Address: 3-5 Rathbone Place, W1T 1HJ
Nearest Station: Tottenham Court Road
Tel.: 020 7323 0860
Good For: Lunchtime fix, Introduction to new foods, Casual dining
Filipino food is unfortunately rather scarce to find in London – not only are there very few Filipino restaurants around, but most pan-Asian places seem to peddle the idea that Asia consists of only China, Japan, Thailand, Vietnam and Malaysia. Not East Street though. Walking down Rathbone Place one nippy October day from a lunchtime meeting (at a Filipino restaurant, coincidentally), I’d spotted the brightly-coloured signs announcing its presence on this rather non-descript road, and being the curious cat I am when it comes to checking out new Asian restaurants, I took a couple of seconds out of my day to study the menu. Although the menu was packed full of the typical pan-Asian favourites, I was rather impressed that they took the time to note where each dish was from and – oh, what’s this? Chicken adobo?? From the Philippines??? Really?? Is it any good? Methinks I’ll have to swing by another time to try it out…
And so I eventually got the chance to pop in, some weeks later. The first thing that struck me was that this was not a run-down pan-Asian canteen (Chop Chop springs to mind – not that it matters hugely, as I love Chop Chop’s cheap and cheerful offering); in fact, what with the neon ads hanging from the ceilings, the sharing tables, the open-plan kitchen, the food products dotting shelves here and there and the plastic condiment baskets on each table, East Street was definitely going for the hawker centre feel. Only cleaner, better ventilated and with higher-quality fittings. And a more multicultural staff, as befitting a cosmopolitan city like London.
It was like these guys had gone on a gap year (their website does explain that “we’ve travelled all over East Asia to bring back our favourite dishes for you to try”), liked what they saw, brought the idea back to London and sanitised it. They went for a finer feel for their long-established Tampopo restaurants, but for East Street they’ve gone full-blown ‘street food’ and hawker centre. It’s different, it’s kitschy and it’s fun, even if the whole hawker centre atmosphere and pandering to ‘street food’ trends is a bit forced.
Nevertheless, it’s a refreshing take that makes it stand out in my mind. But what impressed me the most were the place mats, which doubled as educational tools – a map of the area with the featured countries highlighted alongside brief explanations of what characterises each country’s cuisine (see the online version of it here). Spreading the knowledge about the multi-faceted face of ‘pan-Asian’ cuisine – now that’s really refreshing to see.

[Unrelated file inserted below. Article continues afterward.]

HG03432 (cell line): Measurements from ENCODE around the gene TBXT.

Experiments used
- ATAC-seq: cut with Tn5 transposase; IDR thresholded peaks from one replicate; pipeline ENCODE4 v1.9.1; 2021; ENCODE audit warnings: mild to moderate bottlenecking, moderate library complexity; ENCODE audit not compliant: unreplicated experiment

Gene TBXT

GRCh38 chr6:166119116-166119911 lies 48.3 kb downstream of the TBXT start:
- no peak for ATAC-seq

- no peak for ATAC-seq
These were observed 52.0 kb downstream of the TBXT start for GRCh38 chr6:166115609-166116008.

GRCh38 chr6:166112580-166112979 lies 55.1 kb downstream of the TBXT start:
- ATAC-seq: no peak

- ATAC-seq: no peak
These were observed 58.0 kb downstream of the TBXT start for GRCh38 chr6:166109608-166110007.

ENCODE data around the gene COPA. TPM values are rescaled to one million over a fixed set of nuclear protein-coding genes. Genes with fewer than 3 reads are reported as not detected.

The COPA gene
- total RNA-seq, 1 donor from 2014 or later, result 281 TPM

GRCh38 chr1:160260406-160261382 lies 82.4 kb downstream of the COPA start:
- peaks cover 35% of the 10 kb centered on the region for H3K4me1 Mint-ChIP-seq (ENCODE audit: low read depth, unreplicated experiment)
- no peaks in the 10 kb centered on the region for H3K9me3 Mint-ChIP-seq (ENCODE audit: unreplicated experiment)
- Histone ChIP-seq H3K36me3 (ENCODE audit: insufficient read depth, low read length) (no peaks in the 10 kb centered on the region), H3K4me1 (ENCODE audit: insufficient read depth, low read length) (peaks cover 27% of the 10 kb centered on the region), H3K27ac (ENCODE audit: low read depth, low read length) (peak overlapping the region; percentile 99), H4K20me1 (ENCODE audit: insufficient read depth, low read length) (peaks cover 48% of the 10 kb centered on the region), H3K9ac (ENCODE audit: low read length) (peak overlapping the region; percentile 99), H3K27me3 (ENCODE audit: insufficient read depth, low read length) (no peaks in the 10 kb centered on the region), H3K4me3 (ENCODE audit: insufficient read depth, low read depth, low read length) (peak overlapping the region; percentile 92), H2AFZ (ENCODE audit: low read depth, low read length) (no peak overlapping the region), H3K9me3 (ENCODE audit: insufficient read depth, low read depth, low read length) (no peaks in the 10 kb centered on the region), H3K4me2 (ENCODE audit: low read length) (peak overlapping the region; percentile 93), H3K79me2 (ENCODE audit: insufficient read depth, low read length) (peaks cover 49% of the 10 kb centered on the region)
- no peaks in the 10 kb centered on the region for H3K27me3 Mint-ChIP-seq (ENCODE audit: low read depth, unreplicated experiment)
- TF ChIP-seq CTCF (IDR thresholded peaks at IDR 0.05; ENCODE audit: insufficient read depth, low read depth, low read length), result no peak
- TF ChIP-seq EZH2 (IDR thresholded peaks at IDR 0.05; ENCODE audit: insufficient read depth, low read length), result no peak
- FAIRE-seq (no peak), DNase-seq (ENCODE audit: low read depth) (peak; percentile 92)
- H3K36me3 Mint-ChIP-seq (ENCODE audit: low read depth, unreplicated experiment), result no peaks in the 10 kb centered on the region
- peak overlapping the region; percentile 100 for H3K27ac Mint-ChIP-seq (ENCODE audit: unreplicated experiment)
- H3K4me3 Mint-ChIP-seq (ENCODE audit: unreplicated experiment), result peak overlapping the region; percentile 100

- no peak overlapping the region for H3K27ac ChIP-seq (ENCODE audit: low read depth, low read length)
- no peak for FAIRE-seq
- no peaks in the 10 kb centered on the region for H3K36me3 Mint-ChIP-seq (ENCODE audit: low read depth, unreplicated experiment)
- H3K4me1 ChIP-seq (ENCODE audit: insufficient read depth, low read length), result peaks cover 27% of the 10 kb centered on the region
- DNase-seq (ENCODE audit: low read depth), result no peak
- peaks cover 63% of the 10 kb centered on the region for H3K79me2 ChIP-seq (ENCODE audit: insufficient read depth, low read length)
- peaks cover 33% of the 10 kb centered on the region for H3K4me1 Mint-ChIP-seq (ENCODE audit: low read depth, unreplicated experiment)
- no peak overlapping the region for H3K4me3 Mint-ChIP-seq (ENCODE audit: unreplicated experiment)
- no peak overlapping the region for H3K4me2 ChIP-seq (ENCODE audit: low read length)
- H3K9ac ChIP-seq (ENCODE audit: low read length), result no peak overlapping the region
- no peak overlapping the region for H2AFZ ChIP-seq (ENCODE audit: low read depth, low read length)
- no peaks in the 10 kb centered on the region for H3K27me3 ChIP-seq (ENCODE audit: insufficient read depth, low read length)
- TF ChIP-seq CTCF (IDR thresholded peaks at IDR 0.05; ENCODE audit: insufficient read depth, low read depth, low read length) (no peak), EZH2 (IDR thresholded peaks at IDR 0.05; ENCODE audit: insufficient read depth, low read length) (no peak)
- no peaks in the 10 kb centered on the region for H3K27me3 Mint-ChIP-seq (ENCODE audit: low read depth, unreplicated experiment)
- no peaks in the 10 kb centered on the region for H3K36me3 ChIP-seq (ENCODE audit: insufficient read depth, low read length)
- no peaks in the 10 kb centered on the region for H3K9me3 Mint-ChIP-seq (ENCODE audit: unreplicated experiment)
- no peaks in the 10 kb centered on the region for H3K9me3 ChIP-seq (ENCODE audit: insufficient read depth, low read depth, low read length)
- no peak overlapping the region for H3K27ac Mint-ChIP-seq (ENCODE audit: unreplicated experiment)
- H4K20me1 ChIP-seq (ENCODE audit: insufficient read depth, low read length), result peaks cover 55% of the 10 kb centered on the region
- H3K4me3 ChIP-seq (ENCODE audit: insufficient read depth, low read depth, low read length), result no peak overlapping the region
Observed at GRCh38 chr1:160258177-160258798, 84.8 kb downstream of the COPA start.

They just need to hire this guy to help out with spreading the good news.
But as a half-Filipino, I decided to try what I like to think I know best – the sole Filipino dish on offer, chicken adobo. On their place mats, East Street defines Filipino food as “Chinese-influenced noodles and spring rolls and Spanish colonial ingredients, often with a tart sharpness to the flavour the dishes”, a description I would say is a good shot but not quite spot-on (I feel there needs to be more of a reference to the fact that three cultures – Chinese, Southeast Asian and Hispanic – mixed and borrowed from each other to create what we know and love today).
And I would probably offer the same judgement on the chicken adobo. It’s an attractive dish, very well-presented with the bright colours of the broccoli, coriander and sweet potato crisps contrasting with the deep brown of the adobo – but it’s not quite there. If you are Filipino, you may have already spotted something a bit different about it – I have never seen coriander garnish adobo; it is not a flavour I associate with the Philippines, although its addition is not a problem for me. And as for the broccoli, yes it’s a great vegetable, but perhaps beans (sitaw), squash (kalabasa), aubergines (talong), kangkong, okra or other more indigenous vegetables may have been a better fit. Oh, and if you are going to serve sweet potato (camote) crisps, it’d be good if they were fresh and crispy.
The adobo itself on the other hand, was flavourful and reminiscent of what adobo should be like. Although on the sweeter side, the soy sauce and vinegar mix was present and pleasing – and there was enough of it to really mix into the rice, the way I like it. The tender chicken was a bonus, ensuring that the adobo sauce was accompanied by substantial meatiness.
But again, it’s a good shot, but not quite spot-on. Hopefully newcomers to Filipino cuisine will find it pleasing enough that their interest will be piqued, so much so that they will either demand more Filipino dishes from East Street, or want to go 5 minutes down the road to the only actual Filipino restaurant in central London and try everything else that las islas Filipinas can offer. However, I do think that East Street merits another visit – so you guys heard me, you’d better make sure your char kway teow and Singapore noodles are up to scratch!
VERDICT – A good place. I like the way that East Street have approached the pan-Asian concept by trying to shed light on the differences between the respective cuisines, and for that I salute them. Their food is not bad either, and I am willing to go back and try something different. Granted, the fact that they even deign to include the Philippines in pan-Asia may be colouring my judgement, but in my books that already suggests a bit of a more thoughtful approach towards the diversity of cuisines in the region.
Currently listening to: Circa Survive – Living Together